If you cannot afford an attorney, you can get a public defender. They are not as bad as their reputation. Make sure you get a meeting to meet with your pd in person and go over your case.
    Answer Applies to: California
    Replied: 8/12/2011
    Wallin & Klarich: A Law Corporation
    Wallin & Klarich: A Law Corporation | Christopher Lee
    Usually cases are won with thorough investigation. In your case, you should probably have evidence concerning your financial status. You can bring bank statements and billing statements and income statements to show that you have not embezzled any funds.
    Answer Applies to: California
    Replied: 8/12/2011
    Ramsell & Associates LLC
    Ramsell & Associates LLC | Donald Ramsell
    You will never be able to defend yourself as well as a licensed attorney could defend a person. Since you are broke, the court will appoint an attorney for you free of charge.
    Answer Applies to: Illinois
    Replied: 8/12/2011
    Gregory Casale Attorney at Law
    Gregory Casale Attorney at Law | Gregory Casale
    You really only have two options, you can either hire a private attorney or ask the court to appoint one for you. If you can afford it, you can and should select your own attorney that you hire privately. If you cannot afford a private attorney and go with the court appointed attorney, you will be assigned whoever is the lawyer on the day that you appear. There is one other option though I would certainly not advise it, and that is to represent yourself. There is a saying that a lawyer who represents himself has a fool for a client. This arises from the idea that it is very difficult, even for an attorney who knows the law, to represent himself. Decisions should be made objectively and not emotionally. Additionally, the court will hold you to the same standard as an attorney when it comes to knowledge of the law and legal procedure, despite not being trained or educated in law. For all of these reasons and more it is not advisable for any person, and especially a non-lawyer, to represent themselves in legal proceedings. I would suggest that in a legal proceeding where your freedom is at stake instead of your financial resources, it is even more important to be represented by counsel. Take option one or two.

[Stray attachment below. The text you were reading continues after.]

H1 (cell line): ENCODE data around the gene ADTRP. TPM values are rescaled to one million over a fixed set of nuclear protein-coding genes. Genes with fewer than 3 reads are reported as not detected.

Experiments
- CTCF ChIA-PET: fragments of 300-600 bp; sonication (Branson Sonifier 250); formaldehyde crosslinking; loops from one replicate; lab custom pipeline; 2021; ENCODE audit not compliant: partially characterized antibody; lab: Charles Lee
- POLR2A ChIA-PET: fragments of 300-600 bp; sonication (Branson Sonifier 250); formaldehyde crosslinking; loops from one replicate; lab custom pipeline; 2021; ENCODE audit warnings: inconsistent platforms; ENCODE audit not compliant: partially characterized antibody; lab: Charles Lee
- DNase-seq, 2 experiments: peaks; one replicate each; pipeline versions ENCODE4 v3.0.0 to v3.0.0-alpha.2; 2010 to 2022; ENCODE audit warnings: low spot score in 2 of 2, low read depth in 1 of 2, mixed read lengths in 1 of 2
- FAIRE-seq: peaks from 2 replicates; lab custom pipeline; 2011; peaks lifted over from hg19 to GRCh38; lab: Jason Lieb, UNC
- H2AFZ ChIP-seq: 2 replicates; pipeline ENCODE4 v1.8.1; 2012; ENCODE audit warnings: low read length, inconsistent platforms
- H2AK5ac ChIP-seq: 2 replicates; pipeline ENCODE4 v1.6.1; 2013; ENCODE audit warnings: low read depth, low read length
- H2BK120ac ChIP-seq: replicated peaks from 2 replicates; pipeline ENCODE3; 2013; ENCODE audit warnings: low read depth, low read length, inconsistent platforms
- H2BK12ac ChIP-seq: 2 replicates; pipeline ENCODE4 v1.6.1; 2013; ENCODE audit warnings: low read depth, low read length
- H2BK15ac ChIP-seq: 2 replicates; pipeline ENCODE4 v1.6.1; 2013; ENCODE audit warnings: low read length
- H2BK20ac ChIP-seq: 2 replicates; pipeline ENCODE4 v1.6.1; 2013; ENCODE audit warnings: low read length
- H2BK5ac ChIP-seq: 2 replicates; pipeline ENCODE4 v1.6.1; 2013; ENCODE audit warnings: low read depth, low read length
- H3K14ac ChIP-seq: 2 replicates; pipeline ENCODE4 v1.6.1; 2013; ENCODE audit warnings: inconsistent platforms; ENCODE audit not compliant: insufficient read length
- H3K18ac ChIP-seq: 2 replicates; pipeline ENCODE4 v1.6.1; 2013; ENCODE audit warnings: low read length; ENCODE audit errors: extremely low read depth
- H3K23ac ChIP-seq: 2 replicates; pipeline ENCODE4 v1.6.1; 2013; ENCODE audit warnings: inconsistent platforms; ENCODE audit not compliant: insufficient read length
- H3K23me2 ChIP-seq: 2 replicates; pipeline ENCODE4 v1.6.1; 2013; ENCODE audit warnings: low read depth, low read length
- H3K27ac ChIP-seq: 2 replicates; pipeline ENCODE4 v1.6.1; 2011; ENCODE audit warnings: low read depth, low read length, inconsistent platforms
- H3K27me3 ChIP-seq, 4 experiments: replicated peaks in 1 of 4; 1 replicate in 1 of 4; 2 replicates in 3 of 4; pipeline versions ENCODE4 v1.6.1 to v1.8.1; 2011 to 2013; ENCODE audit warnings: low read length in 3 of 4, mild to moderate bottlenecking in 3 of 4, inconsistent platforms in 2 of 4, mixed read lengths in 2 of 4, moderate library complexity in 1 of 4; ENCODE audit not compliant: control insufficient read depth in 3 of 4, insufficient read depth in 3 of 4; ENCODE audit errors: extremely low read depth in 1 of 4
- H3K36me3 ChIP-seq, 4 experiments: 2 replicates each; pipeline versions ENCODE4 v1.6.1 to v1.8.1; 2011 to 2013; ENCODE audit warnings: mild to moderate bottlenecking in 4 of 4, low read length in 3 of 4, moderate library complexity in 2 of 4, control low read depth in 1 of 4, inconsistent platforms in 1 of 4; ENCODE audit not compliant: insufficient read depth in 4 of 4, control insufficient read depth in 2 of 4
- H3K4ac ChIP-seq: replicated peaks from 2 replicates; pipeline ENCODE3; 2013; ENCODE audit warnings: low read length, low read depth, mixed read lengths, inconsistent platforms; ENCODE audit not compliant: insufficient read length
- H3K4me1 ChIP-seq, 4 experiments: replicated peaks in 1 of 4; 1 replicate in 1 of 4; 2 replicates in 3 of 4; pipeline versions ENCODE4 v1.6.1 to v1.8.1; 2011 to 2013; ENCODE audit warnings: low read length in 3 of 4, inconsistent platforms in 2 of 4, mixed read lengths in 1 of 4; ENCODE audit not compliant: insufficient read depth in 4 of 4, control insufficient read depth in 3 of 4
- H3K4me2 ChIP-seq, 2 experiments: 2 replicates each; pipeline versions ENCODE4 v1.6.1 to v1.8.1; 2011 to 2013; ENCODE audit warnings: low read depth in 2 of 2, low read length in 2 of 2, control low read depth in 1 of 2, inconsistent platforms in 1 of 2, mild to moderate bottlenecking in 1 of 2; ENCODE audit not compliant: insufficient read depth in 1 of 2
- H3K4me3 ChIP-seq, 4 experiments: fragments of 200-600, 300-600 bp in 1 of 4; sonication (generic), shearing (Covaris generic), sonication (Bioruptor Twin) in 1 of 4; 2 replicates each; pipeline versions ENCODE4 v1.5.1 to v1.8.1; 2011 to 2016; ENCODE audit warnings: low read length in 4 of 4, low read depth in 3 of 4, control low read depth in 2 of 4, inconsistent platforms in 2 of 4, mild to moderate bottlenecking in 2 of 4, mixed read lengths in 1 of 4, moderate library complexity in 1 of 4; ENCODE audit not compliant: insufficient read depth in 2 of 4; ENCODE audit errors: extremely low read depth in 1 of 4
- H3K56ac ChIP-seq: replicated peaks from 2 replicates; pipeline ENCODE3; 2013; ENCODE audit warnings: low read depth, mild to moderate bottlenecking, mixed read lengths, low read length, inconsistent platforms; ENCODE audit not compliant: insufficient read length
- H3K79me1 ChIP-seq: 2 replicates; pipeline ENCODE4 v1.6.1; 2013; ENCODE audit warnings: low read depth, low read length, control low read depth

Answer Applies to: Massachusetts
    Replied: 8/12/2011
    Watkins Law Office
    Watkins Law Office | Bob Watkins
    Defendants do not have a burden to prove they are innocent. The State has the burden of proof. If you are referring to to discussing the case with the police in an effort to demonstrate you did nothing illegal, talk to a lawyer first.
    Answer Applies to: New Hampshire
    Replied: 8/12/2011
    Law Offices of Jeffery A. Cojocar, PC
    Law Offices of Jeffery A. Cojocar, PC | Jeffery A. Cojocar
    Request appointed counsel
    Answer Applies to: Michigan
    Replied: 8/12/2011